Raspberry PiGetting started with Raspberry Pi


This section provides an overview of what raspberry-pi is {it may also be described on Stack Exchange with the shortened term of "RPi"}, and why a developer might want to use it.

It has its own dedicated Stack Exchange site here at: http://raspberrypi.stackexchange.com/.

This section provides an overview of why a developer might want to use it.

It should also mention any large subjects within raspberry-pi, and link out to the related topics. Since the Documentation for raspberry-pi is new, you may need to create initial versions of those related topics.

SD card Setup

Start by installing the OS on the MicroSD card, either NOOBS or Raspbian, both provided by the Raspberry Pi foundation, available on their site. NOOBS, which stands for New Out Of Box Software, is designed for beginners, and is the easiest to install on your SD card. You can either follow their official instructions, or see below.

Format the SD card with a single partition of FAT32, using either the system drive management tool or a third party tool, such as the SD Association's SD Formatter 4.0, or GParted. Download the NOOBS ZIP file and unzip it. next, copy the files over to the partition that you just created. Ensure that you eject it before disconnecting it.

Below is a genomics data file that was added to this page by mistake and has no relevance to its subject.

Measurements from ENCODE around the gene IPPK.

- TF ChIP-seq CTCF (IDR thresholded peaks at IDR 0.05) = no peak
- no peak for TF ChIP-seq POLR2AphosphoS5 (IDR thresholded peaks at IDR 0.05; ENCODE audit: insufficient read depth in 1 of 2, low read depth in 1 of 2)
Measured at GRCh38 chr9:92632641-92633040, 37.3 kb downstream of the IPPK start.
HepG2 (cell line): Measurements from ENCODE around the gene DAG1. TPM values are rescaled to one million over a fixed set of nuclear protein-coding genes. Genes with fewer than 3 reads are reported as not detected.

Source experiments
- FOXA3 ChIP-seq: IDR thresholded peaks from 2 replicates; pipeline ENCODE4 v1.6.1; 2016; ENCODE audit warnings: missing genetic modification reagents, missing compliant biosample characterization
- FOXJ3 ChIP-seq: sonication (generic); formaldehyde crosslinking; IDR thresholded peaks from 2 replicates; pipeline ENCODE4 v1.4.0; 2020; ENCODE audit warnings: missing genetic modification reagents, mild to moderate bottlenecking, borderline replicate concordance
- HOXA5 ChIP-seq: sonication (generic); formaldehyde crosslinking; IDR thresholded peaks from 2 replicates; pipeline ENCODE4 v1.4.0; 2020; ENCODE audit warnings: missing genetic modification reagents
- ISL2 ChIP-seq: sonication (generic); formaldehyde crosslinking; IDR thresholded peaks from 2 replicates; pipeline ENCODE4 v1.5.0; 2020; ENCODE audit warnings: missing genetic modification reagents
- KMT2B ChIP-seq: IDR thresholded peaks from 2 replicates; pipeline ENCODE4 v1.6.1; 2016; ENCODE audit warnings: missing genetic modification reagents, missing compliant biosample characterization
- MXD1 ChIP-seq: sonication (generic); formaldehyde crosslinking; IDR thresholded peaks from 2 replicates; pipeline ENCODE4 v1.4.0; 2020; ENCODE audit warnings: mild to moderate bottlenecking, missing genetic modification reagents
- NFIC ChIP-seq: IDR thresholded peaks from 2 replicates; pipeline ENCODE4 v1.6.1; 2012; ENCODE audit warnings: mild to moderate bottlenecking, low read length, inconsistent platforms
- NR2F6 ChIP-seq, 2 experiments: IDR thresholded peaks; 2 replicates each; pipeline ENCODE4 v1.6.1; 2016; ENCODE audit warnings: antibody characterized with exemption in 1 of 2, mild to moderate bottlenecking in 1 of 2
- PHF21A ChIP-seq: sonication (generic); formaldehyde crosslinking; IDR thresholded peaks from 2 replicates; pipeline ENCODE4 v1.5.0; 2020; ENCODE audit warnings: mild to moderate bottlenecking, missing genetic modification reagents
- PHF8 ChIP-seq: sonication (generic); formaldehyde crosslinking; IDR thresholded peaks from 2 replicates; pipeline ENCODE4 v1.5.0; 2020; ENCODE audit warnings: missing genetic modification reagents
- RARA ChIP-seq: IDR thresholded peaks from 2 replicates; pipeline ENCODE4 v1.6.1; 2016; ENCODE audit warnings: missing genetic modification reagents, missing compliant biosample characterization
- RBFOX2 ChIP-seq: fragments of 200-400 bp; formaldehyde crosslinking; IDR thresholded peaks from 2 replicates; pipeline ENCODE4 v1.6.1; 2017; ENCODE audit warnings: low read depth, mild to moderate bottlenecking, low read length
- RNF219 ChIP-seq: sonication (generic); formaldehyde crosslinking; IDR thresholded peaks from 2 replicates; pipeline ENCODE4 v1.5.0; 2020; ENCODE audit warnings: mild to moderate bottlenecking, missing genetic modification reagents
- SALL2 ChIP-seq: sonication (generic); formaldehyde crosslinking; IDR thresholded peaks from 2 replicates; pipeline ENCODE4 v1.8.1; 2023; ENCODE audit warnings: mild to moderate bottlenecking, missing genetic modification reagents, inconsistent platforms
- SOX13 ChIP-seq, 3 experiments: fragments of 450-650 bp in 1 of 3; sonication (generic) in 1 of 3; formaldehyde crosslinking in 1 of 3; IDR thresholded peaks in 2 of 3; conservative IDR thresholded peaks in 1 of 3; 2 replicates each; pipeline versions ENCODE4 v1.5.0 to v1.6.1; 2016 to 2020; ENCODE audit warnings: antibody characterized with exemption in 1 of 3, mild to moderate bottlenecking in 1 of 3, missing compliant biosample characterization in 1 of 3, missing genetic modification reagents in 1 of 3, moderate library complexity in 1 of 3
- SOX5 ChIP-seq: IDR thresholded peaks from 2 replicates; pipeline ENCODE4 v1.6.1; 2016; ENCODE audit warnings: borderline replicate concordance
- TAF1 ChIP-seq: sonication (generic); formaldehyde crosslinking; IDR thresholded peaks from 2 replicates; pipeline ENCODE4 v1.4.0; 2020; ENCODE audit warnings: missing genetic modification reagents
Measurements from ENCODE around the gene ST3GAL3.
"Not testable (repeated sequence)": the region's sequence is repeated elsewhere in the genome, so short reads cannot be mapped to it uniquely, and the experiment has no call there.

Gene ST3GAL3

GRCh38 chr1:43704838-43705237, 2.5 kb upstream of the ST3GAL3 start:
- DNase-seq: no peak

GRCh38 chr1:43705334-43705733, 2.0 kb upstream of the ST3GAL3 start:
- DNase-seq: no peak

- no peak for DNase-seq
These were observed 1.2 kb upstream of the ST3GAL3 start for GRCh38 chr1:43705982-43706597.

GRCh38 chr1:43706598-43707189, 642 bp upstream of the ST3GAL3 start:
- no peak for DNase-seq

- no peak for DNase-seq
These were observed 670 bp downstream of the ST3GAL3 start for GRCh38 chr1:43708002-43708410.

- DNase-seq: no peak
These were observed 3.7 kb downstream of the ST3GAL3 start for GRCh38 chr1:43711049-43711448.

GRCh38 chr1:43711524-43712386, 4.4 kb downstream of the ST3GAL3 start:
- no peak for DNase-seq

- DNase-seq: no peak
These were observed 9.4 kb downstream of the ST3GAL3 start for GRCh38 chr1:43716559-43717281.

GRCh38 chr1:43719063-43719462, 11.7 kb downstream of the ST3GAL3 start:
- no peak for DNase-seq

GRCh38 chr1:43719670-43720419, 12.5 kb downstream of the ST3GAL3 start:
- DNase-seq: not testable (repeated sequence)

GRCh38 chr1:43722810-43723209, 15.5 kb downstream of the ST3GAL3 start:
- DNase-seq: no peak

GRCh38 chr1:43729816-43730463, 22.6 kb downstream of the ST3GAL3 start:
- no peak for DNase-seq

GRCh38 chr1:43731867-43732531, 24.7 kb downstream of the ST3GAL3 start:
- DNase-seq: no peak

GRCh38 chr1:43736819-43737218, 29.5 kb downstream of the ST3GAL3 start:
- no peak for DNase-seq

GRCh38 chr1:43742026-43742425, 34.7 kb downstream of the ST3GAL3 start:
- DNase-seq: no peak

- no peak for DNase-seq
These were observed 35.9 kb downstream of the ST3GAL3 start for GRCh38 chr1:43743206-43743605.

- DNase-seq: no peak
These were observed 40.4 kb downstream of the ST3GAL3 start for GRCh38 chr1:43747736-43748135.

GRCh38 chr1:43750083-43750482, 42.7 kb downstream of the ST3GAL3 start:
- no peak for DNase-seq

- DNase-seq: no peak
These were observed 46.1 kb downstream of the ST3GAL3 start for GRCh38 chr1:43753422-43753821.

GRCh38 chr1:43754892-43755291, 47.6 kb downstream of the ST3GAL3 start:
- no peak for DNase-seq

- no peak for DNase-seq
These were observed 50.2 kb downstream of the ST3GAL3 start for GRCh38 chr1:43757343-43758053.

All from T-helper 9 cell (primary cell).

Raspberry Pi Installation - Windows

These are detailed instructions on how to set up a Raspberry Pi with the Raspbian operating system.
These instructions are somewhat Windows specific.
Some installation steps may apply to other operating systems as well, but keep the former in mind.


  • Requirements
  • Choosing an OS
  • Installing the OS
  • Basic Configuration


  1. Raspberry Pi (version 1, 2 or 3 - any model)
  2. Power supply (5V, 2000mAh usb adapter - recommended)
  3. MicroSD card (Class 10 recommended with at least 8GB - see list of compatible cards here: eLinux)
  4. Computer with SD Card reader (or a USB SD Card reader)
  5. Monitor / TV with HDMI Port
  6. HDMI Cable
  7. USB Keyboard
  8. Win32 Disk Imager

Choosing an Operating System